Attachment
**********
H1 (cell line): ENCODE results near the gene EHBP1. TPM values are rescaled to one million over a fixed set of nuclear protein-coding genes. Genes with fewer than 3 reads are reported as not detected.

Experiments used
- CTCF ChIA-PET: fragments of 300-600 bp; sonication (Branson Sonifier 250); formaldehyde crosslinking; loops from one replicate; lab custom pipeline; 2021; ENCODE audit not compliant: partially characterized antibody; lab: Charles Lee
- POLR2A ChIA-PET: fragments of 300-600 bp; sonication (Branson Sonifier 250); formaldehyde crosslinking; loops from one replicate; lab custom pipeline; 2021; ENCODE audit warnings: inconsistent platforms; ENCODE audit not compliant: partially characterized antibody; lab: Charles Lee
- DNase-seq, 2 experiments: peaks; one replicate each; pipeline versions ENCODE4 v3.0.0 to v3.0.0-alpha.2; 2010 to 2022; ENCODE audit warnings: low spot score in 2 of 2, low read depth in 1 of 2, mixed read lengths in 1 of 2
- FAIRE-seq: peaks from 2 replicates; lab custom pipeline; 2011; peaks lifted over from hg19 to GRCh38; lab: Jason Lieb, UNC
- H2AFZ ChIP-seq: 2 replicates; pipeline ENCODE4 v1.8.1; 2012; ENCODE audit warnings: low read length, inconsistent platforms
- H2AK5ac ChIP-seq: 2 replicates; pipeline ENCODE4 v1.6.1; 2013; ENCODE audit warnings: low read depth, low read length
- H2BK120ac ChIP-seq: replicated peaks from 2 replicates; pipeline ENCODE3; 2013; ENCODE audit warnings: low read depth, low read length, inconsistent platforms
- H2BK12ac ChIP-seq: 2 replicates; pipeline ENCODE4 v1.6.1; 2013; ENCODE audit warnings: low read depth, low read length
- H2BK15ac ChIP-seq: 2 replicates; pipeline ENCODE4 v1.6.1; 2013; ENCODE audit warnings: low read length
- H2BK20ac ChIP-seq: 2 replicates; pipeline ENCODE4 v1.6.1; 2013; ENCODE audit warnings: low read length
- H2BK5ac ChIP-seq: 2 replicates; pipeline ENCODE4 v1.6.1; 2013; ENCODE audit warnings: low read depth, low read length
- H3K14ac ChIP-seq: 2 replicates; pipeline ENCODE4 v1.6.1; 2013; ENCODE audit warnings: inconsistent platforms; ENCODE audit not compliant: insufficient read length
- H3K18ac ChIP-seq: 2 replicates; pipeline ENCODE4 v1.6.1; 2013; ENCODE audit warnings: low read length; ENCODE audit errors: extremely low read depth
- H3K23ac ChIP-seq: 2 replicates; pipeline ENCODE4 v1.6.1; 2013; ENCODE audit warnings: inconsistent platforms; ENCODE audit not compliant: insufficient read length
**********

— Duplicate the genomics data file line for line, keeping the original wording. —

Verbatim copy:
H1 (cell line): ENCODE results near the gene EHBP1. TPM values are rescaled to one million over a fixed set of nuclear protein-coding genes. Genes with fewer than 3 reads are reported as not detected.

Experiments used
- CTCF ChIA-PET: fragments of 300-600 bp; sonication (Branson Sonifier 250); formaldehyde crosslinking; loops from one replicate; lab custom pipeline; 2021; ENCODE audit not compliant: partially characterized antibody; lab: Charles Lee
- POLR2A ChIA-PET: fragments of 300-600 bp; sonication (Branson Sonifier 250); formaldehyde crosslinking; loops from one replicate; lab custom pipeline; 2021; ENCODE audit warnings: inconsistent platforms; ENCODE audit not compliant: partially characterized antibody; lab: Charles Lee
- DNase-seq, 2 experiments: peaks; one replicate each; pipeline versions ENCODE4 v3.0.0 to v3.0.0-alpha.2; 2010 to 2022; ENCODE audit warnings: low spot score in 2 of 2, low read depth in 1 of 2, mixed read lengths in 1 of 2
- FAIRE-seq: peaks from 2 replicates; lab custom pipeline; 2011; peaks lifted over from hg19 to GRCh38; lab: Jason Lieb, UNC
- H2AFZ ChIP-seq: 2 replicates; pipeline ENCODE4 v1.8.1; 2012; ENCODE audit warnings: low read length, inconsistent platforms
- H2AK5ac ChIP-seq: 2 replicates; pipeline ENCODE4 v1.6.1; 2013; ENCODE audit warnings: low read depth, low read length
- H2BK120ac ChIP-seq: replicated peaks from 2 replicates; pipeline ENCODE3; 2013; ENCODE audit warnings: low read depth, low read length, inconsistent platforms
- H2BK12ac ChIP-seq: 2 replicates; pipeline ENCODE4 v1.6.1; 2013; ENCODE audit warnings: low read depth, low read length
- H2BK15ac ChIP-seq: 2 replicates; pipeline ENCODE4 v1.6.1; 2013; ENCODE audit warnings: low read length
- H2BK20ac ChIP-seq: 2 replicates; pipeline ENCODE4 v1.6.1; 2013; ENCODE audit warnings: low read length
- H2BK5ac ChIP-seq: 2 replicates; pipeline ENCODE4 v1.6.1; 2013; ENCODE audit warnings: low read depth, low read length
- H3K14ac ChIP-seq: 2 replicates; pipeline ENCODE4 v1.6.1; 2013; ENCODE audit warnings: inconsistent platforms; ENCODE audit not compliant: insufficient read length
- H3K18ac ChIP-seq: 2 replicates; pipeline ENCODE4 v1.6.1; 2013; ENCODE audit warnings: low read length; ENCODE audit errors: extremely low read depth
- H3K23ac ChIP-seq: 2 replicates; pipeline ENCODE4 v1.6.1; 2013; ENCODE audit warnings: inconsistent platforms; ENCODE audit not compliant: insufficient read length